Skip to main content

State Workers Push Back Against Gov. Brown’s Vaccination Mandate

About 70% of Oregon’s 41,000 state workers are already vaccinated, and unions said their members should have a say in the policy.
Gov. Kate Brown holds a mask with Oregon's state crest pictured on it as she sits behind a desk.
August 13, 2021

Salem’s largest employer is requiring COVID vaccines — and getting pushback from unions representing tens of thousands of state employees.

On Tuesday, Gov. Kate Brown said nearly all state employees, about 41,000 people, would be required to get a COVID vaccine to hold onto their jobs.

The announcement came as Brown reinstated Oregon’s mask mandate for both vaccinated and unvaccinated individuals just six weeks after declaring the state open for business again. 

Brown said the measures were necessary to stop a quickly escalating spiral into record-breaking COVID cases and hospitalizations. 

All members of the executive branch of the state’s government must be vaccinated by Oct. 18 or six weeks after any vaccine receives FDA approval, whichever is later, Brown said. President Joe Biden has set a fall target for FDA approval, but no specific date has been announced.

The mandate covers state agency employees, including those in agencies run by other elected officials — the Secretary of State’s Office, Department of Justice, State Treasury and Bureau of Labor and Industries. The governor’s office said about 70% of state employees — including those outside the executive branch — are already vaccinated. 

AFSCME, a state employee union which represents state workers like corrections officers, those working at the Department of Environmental Quality and state lands employees, said it would be issuing a demand to bargain. 

“We support people being fully vaccinated,” said executive director Stacy Chamberland. “We really encourage people to get vaccinated but we don’t think this is the best way to get shots into arms.” 

Likewise, SEIU is calling for the state to negotiate. 

SEIU 503 represents 22,000 state workers in departments including the Oregon Department of Transportation, Department of Human Services and the Department of Justice. 

In a statement released on Tuesday in response to the news Brown would mandate vaccines for state workers, the union said it believed everyone should get vaccinated but said the state would have to come to the negotiating table to discuss paid time off to be vaccinated as well as exemptions for those with a documented reason to refuse the vaccine.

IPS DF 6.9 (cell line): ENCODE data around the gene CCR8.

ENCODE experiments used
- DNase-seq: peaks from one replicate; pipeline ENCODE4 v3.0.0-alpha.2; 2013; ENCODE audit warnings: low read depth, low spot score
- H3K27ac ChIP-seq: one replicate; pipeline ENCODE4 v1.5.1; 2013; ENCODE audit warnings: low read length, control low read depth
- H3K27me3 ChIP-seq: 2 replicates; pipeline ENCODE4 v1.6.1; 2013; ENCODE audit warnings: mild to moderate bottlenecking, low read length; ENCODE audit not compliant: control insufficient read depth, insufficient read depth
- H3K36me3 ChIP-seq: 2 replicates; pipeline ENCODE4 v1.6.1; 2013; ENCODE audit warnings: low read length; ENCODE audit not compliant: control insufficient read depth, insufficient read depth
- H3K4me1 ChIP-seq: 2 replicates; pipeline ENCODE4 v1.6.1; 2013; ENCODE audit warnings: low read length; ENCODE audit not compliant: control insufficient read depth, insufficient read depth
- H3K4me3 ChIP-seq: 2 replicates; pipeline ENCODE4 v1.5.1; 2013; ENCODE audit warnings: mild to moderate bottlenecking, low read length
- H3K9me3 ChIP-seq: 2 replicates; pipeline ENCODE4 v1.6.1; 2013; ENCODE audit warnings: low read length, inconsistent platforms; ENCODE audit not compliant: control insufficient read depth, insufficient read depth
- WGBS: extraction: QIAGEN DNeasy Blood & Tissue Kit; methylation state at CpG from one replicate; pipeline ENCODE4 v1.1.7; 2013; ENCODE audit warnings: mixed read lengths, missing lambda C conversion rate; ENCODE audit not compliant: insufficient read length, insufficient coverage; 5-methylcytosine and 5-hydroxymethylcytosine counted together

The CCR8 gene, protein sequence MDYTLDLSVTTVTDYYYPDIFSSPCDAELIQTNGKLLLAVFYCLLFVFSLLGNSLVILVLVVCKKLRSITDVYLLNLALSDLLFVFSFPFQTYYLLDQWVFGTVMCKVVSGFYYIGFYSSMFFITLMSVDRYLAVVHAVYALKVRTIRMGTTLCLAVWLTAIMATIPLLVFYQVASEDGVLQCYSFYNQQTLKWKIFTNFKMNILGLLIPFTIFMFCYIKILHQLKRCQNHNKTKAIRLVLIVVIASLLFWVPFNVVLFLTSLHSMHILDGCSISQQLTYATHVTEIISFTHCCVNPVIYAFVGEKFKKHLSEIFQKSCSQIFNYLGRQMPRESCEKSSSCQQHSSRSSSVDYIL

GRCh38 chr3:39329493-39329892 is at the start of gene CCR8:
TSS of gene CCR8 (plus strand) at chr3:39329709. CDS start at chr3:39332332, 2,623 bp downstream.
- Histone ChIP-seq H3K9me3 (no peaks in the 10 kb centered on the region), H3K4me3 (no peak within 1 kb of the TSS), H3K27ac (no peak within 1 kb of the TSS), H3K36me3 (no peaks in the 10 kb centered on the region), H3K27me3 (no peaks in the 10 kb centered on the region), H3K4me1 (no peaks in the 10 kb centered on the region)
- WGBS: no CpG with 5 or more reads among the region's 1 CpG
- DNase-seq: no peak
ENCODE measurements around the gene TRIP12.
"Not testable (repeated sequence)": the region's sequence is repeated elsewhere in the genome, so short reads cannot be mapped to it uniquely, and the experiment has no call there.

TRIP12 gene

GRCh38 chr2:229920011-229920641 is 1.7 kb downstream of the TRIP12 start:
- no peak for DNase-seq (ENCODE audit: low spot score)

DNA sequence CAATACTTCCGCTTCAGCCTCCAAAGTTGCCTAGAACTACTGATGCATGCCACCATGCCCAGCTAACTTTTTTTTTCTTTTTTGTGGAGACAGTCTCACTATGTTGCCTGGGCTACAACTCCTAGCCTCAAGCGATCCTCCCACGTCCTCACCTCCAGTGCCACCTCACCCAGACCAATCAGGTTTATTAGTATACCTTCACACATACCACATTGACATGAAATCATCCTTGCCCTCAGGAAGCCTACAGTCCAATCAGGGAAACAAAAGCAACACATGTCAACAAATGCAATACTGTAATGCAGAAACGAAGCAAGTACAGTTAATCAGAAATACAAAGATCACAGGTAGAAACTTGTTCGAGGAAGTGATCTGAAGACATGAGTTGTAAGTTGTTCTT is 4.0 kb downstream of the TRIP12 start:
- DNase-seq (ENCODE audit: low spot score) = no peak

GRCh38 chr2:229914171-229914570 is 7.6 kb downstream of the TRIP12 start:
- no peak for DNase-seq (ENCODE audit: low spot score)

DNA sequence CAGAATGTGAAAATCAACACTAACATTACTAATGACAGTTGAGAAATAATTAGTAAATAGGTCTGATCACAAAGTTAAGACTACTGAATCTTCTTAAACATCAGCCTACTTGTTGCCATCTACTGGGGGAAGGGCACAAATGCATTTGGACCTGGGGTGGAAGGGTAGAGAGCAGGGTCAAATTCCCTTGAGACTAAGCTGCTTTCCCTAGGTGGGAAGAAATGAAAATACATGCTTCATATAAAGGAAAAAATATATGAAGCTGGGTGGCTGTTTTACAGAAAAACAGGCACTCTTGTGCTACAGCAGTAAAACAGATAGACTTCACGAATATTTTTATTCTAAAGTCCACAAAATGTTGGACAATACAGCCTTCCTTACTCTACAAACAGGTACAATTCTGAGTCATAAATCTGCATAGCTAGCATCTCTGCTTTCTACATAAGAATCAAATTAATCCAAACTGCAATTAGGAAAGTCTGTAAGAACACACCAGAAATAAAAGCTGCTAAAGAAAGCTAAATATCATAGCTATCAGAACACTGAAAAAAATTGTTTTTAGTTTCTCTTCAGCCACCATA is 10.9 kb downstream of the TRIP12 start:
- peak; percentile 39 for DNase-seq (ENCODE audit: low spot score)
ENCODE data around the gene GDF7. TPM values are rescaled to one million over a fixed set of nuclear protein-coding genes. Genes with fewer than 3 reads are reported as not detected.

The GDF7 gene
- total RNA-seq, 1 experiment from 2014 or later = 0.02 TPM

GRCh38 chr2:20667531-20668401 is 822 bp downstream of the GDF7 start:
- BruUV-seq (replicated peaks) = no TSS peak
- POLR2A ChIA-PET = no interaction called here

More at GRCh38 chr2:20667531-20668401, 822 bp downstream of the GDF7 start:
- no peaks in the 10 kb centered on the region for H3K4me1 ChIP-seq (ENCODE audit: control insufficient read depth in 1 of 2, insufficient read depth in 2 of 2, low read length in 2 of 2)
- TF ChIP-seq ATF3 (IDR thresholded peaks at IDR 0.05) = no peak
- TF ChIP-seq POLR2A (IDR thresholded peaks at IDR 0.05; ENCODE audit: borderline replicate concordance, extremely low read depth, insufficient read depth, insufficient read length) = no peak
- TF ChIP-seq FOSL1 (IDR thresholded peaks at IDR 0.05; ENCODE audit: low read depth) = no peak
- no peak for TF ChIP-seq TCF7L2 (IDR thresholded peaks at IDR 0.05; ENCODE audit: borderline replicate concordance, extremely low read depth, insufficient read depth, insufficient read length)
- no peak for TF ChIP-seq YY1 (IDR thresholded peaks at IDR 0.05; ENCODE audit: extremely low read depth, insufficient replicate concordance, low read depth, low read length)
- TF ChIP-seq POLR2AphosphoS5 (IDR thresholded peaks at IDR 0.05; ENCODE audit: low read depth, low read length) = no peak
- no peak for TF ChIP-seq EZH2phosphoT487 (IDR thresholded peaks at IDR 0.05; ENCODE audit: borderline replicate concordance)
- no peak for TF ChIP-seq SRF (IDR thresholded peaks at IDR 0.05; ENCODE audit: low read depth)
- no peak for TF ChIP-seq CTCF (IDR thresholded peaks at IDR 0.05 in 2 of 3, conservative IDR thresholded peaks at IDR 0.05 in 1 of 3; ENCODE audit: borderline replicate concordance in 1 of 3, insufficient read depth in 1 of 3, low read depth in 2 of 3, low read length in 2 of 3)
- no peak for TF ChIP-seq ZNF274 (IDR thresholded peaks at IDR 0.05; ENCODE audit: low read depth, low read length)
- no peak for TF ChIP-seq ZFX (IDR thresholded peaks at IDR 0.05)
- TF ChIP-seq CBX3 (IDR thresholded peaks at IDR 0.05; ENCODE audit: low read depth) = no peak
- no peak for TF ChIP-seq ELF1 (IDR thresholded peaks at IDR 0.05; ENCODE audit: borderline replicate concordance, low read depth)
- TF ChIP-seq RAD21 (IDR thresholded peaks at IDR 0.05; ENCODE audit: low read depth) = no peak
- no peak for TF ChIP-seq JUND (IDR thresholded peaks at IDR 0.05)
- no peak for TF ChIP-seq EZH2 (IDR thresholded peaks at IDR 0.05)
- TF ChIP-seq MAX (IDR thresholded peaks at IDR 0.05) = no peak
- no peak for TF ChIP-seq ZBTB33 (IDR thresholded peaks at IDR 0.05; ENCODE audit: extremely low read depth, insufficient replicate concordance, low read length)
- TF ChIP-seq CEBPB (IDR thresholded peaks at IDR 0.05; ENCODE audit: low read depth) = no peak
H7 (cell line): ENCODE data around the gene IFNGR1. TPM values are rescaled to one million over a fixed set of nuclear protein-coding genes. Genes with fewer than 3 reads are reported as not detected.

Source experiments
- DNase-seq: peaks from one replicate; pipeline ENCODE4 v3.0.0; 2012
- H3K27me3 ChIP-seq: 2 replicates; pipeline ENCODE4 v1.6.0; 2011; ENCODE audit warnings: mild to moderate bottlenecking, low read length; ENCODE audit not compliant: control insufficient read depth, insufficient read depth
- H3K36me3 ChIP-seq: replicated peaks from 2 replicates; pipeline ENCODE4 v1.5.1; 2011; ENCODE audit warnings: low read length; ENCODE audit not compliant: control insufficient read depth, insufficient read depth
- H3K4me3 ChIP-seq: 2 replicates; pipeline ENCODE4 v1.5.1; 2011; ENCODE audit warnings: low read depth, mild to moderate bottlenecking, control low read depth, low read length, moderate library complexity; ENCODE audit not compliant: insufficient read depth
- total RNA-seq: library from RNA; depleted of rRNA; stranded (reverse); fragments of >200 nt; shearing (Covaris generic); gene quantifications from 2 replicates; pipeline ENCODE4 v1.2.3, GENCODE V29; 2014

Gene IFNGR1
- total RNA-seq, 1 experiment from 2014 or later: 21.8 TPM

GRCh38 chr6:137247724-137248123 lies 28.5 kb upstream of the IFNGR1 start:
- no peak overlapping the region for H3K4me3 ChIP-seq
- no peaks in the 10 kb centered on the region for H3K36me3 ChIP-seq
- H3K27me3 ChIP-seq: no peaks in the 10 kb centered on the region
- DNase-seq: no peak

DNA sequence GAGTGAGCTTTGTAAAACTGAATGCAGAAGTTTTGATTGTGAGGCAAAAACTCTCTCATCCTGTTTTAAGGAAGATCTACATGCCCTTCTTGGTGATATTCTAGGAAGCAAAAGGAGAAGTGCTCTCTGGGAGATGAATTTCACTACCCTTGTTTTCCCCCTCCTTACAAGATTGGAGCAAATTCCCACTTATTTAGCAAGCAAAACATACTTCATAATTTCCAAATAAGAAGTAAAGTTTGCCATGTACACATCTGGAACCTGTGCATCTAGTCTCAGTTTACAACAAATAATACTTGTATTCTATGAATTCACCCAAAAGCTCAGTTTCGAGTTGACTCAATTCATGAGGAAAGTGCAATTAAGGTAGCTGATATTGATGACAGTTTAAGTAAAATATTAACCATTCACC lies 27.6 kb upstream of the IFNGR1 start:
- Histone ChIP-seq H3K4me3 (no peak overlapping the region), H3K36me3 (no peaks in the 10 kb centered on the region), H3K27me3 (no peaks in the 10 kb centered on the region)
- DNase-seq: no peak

The statement also called for reconsideration of the planned reopening of state offices on Sept. 1, saying state offices are slated to the increase in COVID cases should warrant flexibility to telework and additional protective equipment.

That reopening plan is under review, said Andrea Chiapella, spokesperson for the Department of Administrative Services. 

While some state agencies like the Department of Motor Vehicles has started seeing customers in-person again, the September date, Chiapella said, was an effort to return all state agencies to seeing the public in-person again. 

“The reopening plans allow for agencies to determine the need for in-person work,” Chiapella said. “This does not mean all remote workers would go back to the office but rather, they would work with their supervisors to determine the need for their particular job and the employee’s preference if their job function allows for remote work.”

She said the department did not have a count of the number of state employees currently working remotely. 

Other employees in the executive branch have never had the option for remote work.

The president of the Association of Oregon Corrections Employees said the union is prepared to “explore its options.”

“AOCE does not sit on either side of the vaccine debate,” president Elena Martinez said in a statement. “We do, however, fully support our members’ Constitutional right to choose. We support our members who choose to vaccinate as well as support our members who choose not to. Our dispute lies in the right to choose.” 

Whether the other two branches of state government will follow suit in mandating vaccination is still unknown. 

"Any vaccination requirements would require a change in personnel rule and a conversation with the Capitol community. No decisions have been made yet," said Johnmartin Sherman-Lewis, spokesperson for Senate President Peter Courtney, D-Salem.

Judicial branch decisions would be left to the Chief Justice of the Oregon Supreme Court. According to the office of the Chief Justice, it has mirrored the governor’s orders in the past and any new policy regarding vaccine mandates will be announced via the department’s website.